Blind Parrot Productions

at the Gallery

Ping Chong’s Kind Ness is a sly piece. It’s so harmonious, so funny, so darn entertaining that it’s easy to sit back and mindlessly watch it the way you’d watch a Cubs game from a good seat behind home plate. Then you start to think about what you’re seeing and you go, “Hey! Wait a minute . . . ” There’s something fishy about Kind Ness, like someone stole home and nobody noticed.

Kind Ness begins with a series of slides, introduced by a smooth, reassuring voice (Kent Modglin) coming from somewhere in the dark above. “We’re going to show you some images right now,” the voice says calmly. “We’d like you to think about what is alike and what is not alike. What is similar and what is not similar. What the images have in common and how they differ.”

With the assuredness of Mr. Rogers, the voice begins narrating the slides. Two words appear on the screen: “Chimera. Camera. Chimera. Camera. Chimera is Italian for camera,” the voice tells us. Believe it?

Try the next set of words: “George Raft. George Sand. Images having to do with beaches, or water.” Or the next set of images: a man on his knees with a soldier pointing a gun at his head; and Jackie and John F. Kennedy at the Inaugural Ball in 1961. “Images of rendezvous.”

The slide presentation ends and on walks a sweet young girl (Martie Sanders) with golden curls, a blue organdy dress, and white, white shoes. She’s reading an old love story, of the type by the Bronte sisters: we hear the words over the speaker. Enter Alvin (Jon Kellam) wearing red high tops, jeans, a white letter sweater, and geeky black glasses. He sees her and flips out. Hormone attack. He quivers and quakes, growls, chokes, and drools, circling around her from behind like a kid playing cowboys and Indians. Suddenly he grabs her and she screams.

She, Daphne, hates him. He wants her to walk in the woods. She won’t. She’s rich. He’s poor. Her father owns coal mines. His has black lung. She drinks champagne. He drinks Champale. At the end of this argument the voice asks us if these two people are “alike, or not alike? Harmonious or dissonant?”

Throughout Kind Ness Chong subtly juxtaposes incongruous images and words and toys with our perceptions of their meanings. To do this he creates a pseudoscientific sociological study of six American classmates: LuLu (horny but holy Irish Catholic), Dot (blind, Eastern European Jew), Alvin (hormone-injected, working-class French Canadian), Buzz (sweet gorilla from Rwanda), Rudy (capital C Christian), and Daphne (100 percent pure wealth WASP). Yes, Buzz is really a gorilla from Rwanda. He wears black high tops and has a very pleasant disposition.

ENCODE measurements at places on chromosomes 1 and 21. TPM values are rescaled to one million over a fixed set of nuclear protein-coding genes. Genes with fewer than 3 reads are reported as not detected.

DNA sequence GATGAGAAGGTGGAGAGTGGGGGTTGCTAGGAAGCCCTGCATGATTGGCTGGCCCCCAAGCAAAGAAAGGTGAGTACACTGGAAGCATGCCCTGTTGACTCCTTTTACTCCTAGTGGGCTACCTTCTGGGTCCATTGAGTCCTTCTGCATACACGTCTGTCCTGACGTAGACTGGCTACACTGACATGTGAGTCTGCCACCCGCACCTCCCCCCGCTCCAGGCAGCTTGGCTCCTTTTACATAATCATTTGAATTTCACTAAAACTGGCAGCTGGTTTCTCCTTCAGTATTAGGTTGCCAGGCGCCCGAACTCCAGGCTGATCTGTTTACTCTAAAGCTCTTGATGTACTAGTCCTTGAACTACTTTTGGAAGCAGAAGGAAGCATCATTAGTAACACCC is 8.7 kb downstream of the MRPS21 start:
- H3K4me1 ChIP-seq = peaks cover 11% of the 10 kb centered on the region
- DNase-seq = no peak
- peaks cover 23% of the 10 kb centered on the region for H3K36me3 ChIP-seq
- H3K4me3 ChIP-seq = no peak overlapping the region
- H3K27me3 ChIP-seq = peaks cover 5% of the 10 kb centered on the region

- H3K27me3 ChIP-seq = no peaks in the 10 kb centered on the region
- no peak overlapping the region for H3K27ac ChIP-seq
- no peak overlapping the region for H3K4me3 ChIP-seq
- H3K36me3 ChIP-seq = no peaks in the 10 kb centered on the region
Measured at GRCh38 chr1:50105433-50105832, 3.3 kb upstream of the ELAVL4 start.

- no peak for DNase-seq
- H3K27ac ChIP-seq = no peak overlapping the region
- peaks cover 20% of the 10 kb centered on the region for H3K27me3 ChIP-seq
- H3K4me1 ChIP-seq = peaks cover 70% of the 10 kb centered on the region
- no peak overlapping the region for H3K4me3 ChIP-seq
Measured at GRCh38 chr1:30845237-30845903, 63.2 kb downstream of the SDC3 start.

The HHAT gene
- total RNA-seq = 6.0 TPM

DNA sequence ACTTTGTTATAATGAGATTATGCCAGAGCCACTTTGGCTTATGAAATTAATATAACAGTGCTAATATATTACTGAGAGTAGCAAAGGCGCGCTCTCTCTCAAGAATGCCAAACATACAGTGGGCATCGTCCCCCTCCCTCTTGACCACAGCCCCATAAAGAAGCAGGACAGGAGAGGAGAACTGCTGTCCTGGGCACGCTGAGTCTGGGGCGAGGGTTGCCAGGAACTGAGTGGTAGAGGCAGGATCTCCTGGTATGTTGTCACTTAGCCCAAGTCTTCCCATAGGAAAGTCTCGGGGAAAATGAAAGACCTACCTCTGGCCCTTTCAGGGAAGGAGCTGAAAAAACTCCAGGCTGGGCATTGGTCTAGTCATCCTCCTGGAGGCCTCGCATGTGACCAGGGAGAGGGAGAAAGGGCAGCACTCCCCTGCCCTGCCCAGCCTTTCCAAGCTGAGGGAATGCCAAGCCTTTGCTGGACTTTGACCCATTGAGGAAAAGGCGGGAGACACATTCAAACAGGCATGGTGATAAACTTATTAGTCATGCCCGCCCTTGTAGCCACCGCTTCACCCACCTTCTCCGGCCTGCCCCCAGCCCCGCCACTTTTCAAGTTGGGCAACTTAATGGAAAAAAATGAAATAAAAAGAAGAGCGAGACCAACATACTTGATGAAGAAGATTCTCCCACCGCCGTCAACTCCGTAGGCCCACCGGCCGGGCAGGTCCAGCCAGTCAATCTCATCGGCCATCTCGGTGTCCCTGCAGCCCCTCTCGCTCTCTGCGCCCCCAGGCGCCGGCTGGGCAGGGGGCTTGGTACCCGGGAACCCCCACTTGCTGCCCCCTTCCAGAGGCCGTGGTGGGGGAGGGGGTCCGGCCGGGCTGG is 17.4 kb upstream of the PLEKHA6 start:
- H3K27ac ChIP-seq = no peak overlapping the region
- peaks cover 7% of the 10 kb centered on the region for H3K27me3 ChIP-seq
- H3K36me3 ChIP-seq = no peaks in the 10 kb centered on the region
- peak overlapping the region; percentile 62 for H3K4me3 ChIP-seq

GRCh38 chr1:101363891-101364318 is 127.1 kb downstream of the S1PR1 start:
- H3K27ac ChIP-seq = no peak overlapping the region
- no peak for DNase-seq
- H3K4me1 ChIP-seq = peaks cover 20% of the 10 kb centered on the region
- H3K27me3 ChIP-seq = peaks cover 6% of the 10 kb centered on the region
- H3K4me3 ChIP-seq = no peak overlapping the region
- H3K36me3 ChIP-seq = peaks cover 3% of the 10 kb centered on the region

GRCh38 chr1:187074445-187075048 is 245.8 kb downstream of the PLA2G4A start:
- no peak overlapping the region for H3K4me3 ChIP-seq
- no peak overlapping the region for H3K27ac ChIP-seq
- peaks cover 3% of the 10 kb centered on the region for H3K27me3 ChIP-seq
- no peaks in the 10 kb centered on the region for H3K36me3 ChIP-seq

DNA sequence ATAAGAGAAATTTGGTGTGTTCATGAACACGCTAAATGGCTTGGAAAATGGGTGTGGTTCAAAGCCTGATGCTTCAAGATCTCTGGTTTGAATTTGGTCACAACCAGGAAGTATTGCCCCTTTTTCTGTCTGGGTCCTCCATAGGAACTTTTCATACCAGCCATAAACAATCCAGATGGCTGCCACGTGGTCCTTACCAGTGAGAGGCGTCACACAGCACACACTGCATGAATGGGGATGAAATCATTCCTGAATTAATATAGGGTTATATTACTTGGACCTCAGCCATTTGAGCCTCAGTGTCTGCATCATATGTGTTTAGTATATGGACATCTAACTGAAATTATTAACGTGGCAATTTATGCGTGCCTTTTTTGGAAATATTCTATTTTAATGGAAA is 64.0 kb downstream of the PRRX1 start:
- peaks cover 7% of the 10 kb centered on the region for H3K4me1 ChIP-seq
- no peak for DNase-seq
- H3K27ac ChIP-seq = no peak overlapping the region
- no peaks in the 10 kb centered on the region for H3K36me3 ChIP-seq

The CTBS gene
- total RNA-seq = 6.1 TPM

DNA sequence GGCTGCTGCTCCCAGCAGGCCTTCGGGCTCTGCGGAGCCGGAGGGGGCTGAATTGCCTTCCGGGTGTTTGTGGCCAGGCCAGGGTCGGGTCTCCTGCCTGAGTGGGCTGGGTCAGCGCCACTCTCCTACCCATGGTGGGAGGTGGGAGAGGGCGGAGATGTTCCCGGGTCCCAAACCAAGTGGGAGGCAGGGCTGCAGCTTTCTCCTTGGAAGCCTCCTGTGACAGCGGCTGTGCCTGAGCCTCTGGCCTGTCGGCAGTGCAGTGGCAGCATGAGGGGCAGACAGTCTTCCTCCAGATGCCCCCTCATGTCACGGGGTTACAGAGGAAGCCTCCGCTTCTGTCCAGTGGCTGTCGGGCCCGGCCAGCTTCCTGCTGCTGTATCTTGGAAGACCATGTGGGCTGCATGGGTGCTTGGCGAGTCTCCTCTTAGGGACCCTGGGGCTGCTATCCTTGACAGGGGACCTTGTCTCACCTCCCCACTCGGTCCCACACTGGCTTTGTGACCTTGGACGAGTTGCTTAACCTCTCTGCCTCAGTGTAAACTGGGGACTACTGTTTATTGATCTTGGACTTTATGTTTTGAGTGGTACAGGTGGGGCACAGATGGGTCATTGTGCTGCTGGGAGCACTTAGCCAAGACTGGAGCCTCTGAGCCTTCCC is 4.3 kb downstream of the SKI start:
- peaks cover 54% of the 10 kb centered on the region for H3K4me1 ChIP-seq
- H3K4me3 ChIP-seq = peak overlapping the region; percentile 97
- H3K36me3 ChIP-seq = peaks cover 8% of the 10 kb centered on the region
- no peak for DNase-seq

Using the narrator as administrator of the study’s tests, Chong analyzes the classmates’ relationships with Buzz and each other by observing key moments in their adolescent and adult development. These moments seem disproportionately larger than life, as if we’re viewing them through a microscope, and stereotypical aspects of their personalities are bloated up to seem even larger.

To further jumble our perceptions, the moments are not chronological. Buzz (Roberta Rudolph) is introduced on the first day of school, followed by a slapstick scene where a gorilla sneaks around behind a hunter. An older LuLu (Marcia Bottari) falls in love with Buzz and pores over photos from his family album, followed by a party where all the kids introduce themselves to Buzz for the first time.

Then there are the laboratory scenes in which the six classmates are administered a battery of tests: “Touch your nose. Put your arms on top of your head. Turn your waist. What is platonic dualism?” Hands shoot up to give the answer. The administrator turns to the audience. “Anybody feeling alienated from their body?”

Hey, wait a minute. Who’s studying whom? Chong gently turns our perception of ourselves as audience on its ear. We can go along for the ride, or we can try to right it, only to have our perception turned on its other ear.

Blind Parrot is the first theater company to perform Kind Ness without Chong’s direction. It’s a rare feat for any theater company to produce a preexisting performance art piece using only the script and historical information–especially when its creator is still living and performing. Blind Parrot may well be making a historic step here by taking performance art out of the hands of its creator and proving that it can live on its own.

The tremendous success of Kind Ness is due in part to the strength of director Brian Shaw. This Director with the Invisible Hands seems to have guided the piece to the point where it sings on its own, then quietly disappeared.